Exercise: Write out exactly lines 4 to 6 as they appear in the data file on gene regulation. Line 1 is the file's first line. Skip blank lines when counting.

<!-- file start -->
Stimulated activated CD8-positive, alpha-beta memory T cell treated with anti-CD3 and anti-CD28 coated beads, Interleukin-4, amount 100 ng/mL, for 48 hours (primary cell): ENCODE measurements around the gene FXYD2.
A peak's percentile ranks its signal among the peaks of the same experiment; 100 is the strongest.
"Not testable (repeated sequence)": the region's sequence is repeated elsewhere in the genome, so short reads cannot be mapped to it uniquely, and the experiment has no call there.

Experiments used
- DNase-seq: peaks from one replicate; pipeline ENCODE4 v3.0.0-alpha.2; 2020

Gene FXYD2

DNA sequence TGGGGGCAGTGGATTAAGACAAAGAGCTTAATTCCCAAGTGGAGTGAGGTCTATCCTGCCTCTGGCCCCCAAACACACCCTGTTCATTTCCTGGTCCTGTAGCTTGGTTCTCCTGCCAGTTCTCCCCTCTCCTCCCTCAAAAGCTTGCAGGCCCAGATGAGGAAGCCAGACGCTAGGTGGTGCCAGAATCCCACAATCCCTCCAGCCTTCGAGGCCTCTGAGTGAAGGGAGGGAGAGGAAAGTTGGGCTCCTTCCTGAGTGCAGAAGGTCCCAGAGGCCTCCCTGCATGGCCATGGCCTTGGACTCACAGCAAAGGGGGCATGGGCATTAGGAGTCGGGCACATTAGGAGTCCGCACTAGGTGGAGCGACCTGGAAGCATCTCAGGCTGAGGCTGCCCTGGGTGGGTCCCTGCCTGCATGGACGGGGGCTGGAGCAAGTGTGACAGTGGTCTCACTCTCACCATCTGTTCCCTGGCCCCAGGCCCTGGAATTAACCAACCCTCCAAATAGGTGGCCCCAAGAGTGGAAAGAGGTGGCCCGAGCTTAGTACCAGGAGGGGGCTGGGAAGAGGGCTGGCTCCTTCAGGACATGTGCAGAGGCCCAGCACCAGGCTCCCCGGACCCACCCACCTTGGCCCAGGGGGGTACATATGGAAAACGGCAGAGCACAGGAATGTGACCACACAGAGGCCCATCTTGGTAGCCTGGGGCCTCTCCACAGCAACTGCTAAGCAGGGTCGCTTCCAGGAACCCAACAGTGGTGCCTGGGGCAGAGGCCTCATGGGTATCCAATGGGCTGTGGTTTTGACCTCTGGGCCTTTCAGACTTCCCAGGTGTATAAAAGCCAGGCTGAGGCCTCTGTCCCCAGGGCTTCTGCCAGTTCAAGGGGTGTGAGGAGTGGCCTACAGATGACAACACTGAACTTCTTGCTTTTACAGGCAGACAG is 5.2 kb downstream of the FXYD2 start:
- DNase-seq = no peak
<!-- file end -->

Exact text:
Experiments used
- DNase-seq: peaks from one replicate; pipeline ENCODE4 v3.0.0-alpha.2; 2020

Gene FXYD2